The Apple Of God's Eye

March 2, 2011

The Death Penalty Versus Euthanasia: One Is Condoned, The Other Condemned

stephenhicks.org

Euthanasia is a hot topic today, and realistically, it is a by-product of 20th century medical success. People who would have died in past times are now kept alive by advanced medical treatments.

Alongside the decision to prolong life, we have come up with  slogans like “the right to die,” “choosing not to suffer,” “death with dignity,” and “doctor-assisted suicide.” These are nothing less than softened expressions which take our mind off what we are really accomplishing! The time-honoured Hippocratic oath upon which the healing medical profession was founded and which in part reads  “I will neither give a deadly drug to anybody if asked for it, nor will I make a suggestion to this effect,” is slowly being discarded in favour of killing people.

What I find highly hypocritical is that the same people who advocate euthanasia will bend over backwards to keep convicted killers alive. Now I know the two issues are separate in people’s minds, as they’ll say one prevents suffering and the other prevents injustice. However, let’s look at the commonality between the two – death at the hand of fellow man.

The Death Penalty Commanded

God, through the Old Testament of the Bible speaks with perfect plainness on the issue of capital punishment: “He that smiteth a man, so that he die, shall be surely put to death” (Exod. 21:12).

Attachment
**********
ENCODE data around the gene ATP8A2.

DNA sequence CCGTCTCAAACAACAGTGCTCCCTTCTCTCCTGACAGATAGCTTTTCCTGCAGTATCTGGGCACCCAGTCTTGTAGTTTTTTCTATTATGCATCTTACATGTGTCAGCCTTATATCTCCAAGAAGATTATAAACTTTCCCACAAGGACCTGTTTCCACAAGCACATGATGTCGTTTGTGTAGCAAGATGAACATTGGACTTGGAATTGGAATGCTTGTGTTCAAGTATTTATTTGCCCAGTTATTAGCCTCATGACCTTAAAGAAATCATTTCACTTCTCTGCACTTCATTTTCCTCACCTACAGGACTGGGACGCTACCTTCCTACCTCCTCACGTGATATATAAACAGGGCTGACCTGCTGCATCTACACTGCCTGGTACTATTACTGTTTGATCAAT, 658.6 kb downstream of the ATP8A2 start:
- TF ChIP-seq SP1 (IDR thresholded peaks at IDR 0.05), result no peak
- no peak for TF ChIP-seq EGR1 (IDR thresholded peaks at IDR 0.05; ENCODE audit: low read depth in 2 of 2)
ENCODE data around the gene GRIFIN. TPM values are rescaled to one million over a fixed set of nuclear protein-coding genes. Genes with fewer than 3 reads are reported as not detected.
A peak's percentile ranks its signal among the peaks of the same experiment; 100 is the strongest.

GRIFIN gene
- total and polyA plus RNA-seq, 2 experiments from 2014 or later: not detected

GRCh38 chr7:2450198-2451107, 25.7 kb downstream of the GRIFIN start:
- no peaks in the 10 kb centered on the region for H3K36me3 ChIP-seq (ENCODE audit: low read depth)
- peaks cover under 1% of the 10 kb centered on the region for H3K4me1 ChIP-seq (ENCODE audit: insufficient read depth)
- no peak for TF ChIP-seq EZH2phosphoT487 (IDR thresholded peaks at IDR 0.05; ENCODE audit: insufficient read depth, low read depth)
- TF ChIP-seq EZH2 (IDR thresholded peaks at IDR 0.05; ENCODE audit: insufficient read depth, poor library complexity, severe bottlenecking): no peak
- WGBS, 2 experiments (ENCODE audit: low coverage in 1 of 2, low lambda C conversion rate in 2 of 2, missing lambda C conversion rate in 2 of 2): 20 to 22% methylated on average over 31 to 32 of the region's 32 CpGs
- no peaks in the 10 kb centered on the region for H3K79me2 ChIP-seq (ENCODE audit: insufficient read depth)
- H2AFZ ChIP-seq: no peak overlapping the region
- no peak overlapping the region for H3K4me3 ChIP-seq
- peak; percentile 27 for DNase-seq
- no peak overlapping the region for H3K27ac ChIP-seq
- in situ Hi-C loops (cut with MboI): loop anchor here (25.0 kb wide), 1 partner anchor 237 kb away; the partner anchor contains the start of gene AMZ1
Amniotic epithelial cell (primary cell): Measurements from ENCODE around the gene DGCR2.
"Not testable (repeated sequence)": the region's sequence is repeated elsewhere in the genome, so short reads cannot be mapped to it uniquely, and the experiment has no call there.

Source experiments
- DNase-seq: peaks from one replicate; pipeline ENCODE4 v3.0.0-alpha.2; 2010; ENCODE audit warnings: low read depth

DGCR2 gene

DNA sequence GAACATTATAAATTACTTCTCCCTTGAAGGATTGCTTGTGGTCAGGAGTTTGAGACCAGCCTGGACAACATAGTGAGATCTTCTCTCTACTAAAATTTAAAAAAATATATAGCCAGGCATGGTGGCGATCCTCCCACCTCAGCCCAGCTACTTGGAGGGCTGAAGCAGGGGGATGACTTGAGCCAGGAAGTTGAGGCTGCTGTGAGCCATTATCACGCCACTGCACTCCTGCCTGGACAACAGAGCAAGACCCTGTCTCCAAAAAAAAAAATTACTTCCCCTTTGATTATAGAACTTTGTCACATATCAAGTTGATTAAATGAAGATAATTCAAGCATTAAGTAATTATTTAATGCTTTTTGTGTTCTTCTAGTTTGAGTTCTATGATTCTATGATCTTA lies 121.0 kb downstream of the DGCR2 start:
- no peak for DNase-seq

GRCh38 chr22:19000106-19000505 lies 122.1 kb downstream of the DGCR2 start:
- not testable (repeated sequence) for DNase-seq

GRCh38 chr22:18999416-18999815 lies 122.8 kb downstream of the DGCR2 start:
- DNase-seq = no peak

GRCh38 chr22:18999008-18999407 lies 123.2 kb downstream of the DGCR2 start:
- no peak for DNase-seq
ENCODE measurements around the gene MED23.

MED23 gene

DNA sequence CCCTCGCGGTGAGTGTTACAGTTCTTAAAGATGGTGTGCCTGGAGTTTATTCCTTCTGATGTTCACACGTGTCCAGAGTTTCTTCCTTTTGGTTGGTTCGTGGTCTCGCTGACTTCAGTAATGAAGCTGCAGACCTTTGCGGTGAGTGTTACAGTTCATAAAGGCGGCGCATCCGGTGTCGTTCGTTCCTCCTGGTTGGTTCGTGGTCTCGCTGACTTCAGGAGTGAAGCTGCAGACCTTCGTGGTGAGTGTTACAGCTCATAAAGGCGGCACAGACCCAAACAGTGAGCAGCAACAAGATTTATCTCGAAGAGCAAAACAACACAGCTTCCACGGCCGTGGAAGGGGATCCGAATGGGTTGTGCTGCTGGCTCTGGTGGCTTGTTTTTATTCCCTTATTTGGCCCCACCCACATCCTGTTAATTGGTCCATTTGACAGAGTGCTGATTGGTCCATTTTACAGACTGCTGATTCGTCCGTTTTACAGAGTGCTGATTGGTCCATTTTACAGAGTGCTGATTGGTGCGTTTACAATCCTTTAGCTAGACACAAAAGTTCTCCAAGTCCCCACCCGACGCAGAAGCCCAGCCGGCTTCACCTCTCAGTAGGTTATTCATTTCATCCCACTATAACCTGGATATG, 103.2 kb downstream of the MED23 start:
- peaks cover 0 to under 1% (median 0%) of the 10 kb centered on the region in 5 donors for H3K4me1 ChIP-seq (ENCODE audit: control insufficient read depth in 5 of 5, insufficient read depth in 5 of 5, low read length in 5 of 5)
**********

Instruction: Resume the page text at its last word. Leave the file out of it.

Genesis 9:6 and Leviticus 24:17 also give full authority to those sitting in judgment to execute a murderer. Deuteronomy 19:11-13 commands unsparing punishment for such a killer: “…deliver him into the hand of the avenger of blood, that he may die. Thine eye shall not pity him, but thou shalt put away the guilt of innocent blood from Israel, that it may go well with thee.”

The subject has now been taken up in force by the overwhelmingly anti-death-penalty news media. In the growing national debate, death-penalty advocates are being made to look heartless and uncompassionate.

Let’s ask this fundamental question: Is the God of the Old Testament heartless and uncompassionate? The Bible says that God is a God of love (I John 4:8). So how could a loving God actually command putting someone to death?

Actually, when the death penalty is understood from God’s vantage point, it is one of the greatest acts of love there can be toward society—and the condemned criminal. (more…)

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